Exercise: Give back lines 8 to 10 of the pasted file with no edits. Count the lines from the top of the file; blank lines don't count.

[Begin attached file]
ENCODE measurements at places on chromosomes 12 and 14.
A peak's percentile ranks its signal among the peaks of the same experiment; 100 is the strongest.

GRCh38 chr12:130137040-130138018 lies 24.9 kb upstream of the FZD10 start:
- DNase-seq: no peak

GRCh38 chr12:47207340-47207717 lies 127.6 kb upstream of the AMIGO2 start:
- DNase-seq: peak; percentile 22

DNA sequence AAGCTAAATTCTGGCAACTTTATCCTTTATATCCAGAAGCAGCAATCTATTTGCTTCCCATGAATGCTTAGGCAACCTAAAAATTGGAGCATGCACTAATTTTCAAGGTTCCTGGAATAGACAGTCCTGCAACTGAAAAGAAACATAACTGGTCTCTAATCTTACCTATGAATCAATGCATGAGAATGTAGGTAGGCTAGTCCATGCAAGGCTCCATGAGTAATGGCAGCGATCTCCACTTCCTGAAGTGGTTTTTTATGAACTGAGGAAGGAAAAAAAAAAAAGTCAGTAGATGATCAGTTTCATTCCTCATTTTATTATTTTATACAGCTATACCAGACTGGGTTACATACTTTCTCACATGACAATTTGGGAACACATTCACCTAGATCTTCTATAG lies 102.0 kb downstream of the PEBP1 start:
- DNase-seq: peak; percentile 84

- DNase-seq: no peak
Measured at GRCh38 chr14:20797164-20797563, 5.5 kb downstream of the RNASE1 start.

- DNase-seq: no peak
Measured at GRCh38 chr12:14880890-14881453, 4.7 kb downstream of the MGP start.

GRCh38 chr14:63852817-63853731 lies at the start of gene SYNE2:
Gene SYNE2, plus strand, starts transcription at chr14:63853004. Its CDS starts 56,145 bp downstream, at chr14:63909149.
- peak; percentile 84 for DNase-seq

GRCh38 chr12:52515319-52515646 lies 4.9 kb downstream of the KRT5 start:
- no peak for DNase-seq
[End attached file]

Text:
- DNase-seq: peak; percentile 84

- DNase-seq: no peak
Measured at GRCh38 chr14:20797164-20797563, 5.5 kb downstream of the RNASE1 start.